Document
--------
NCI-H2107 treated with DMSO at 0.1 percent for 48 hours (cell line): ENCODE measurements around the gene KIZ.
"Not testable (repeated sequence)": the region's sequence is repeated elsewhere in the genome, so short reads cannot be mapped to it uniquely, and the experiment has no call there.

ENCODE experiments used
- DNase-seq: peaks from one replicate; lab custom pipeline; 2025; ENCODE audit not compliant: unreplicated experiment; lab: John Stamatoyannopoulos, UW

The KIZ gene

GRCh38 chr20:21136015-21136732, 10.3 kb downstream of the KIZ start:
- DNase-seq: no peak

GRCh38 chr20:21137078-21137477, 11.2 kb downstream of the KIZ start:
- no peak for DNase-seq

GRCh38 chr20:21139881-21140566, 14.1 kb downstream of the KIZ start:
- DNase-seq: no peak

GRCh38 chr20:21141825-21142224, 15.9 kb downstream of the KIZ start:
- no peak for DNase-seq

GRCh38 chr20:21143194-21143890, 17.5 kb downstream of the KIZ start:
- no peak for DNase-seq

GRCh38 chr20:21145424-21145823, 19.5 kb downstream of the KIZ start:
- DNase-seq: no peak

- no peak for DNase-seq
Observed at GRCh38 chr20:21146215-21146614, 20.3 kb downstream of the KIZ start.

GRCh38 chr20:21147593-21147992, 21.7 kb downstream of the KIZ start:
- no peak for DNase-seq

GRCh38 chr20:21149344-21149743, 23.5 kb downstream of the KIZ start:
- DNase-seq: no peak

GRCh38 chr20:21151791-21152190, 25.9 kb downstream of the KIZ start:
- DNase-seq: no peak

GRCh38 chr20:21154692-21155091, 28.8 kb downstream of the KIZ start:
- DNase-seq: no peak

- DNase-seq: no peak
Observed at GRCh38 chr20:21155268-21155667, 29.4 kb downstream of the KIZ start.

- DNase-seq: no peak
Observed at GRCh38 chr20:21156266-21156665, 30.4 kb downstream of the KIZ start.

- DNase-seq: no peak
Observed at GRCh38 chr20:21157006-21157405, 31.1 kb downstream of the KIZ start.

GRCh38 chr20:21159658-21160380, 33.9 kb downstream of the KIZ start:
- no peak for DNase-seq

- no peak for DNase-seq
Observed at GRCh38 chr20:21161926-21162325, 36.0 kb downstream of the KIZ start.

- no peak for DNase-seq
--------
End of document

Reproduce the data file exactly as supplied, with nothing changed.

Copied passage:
NCI-H2107 treated with DMSO at 0.1 percent for 48 hours (cell line): ENCODE measurements around the gene KIZ.
"Not testable (repeated sequence)": the region's sequence is repeated elsewhere in the genome, so short reads cannot be mapped to it uniquely, and the experiment has no call there.

ENCODE experiments used
- DNase-seq: peaks from one replicate; lab custom pipeline; 2025; ENCODE audit not compliant: unreplicated experiment; lab: John Stamatoyannopoulos, UW

The KIZ gene

GRCh38 chr20:21136015-21136732, 10.3 kb downstream of the KIZ start:
- DNase-seq: no peak

GRCh38 chr20:21137078-21137477, 11.2 kb downstream of the KIZ start:
- no peak for DNase-seq

GRCh38 chr20:21139881-21140566, 14.1 kb downstream of the KIZ start:
- DNase-seq: no peak

GRCh38 chr20:21141825-21142224, 15.9 kb downstream of the KIZ start:
- no peak for DNase-seq

GRCh38 chr20:21143194-21143890, 17.5 kb downstream of the KIZ start:
- no peak for DNase-seq

GRCh38 chr20:21145424-21145823, 19.5 kb downstream of the KIZ start:
- DNase-seq: no peak

- no peak for DNase-seq
Observed at GRCh38 chr20:21146215-21146614, 20.3 kb downstream of the KIZ start.

GRCh38 chr20:21147593-21147992, 21.7 kb downstream of the KIZ start:
- no peak for DNase-seq

GRCh38 chr20:21149344-21149743, 23.5 kb downstream of the KIZ start:
- DNase-seq: no peak

GRCh38 chr20:21151791-21152190, 25.9 kb downstream of the KIZ start:
- DNase-seq: no peak

GRCh38 chr20:21154692-21155091, 28.8 kb downstream of the KIZ start:
- DNase-seq: no peak

- DNase-seq: no peak
Observed at GRCh38 chr20:21155268-21155667, 29.4 kb downstream of the KIZ start.

- DNase-seq: no peak
Observed at GRCh38 chr20:21156266-21156665, 30.4 kb downstream of the KIZ start.

- DNase-seq: no peak
Observed at GRCh38 chr20:21157006-21157405, 31.1 kb downstream of the KIZ start.

GRCh38 chr20:21159658-21160380, 33.9 kb downstream of the KIZ start:
- no peak for DNase-seq

- no peak for DNase-seq
Observed at GRCh38 chr20:21161926-21162325, 36.0 kb downstream of the KIZ start.

- no peak for DNase-seq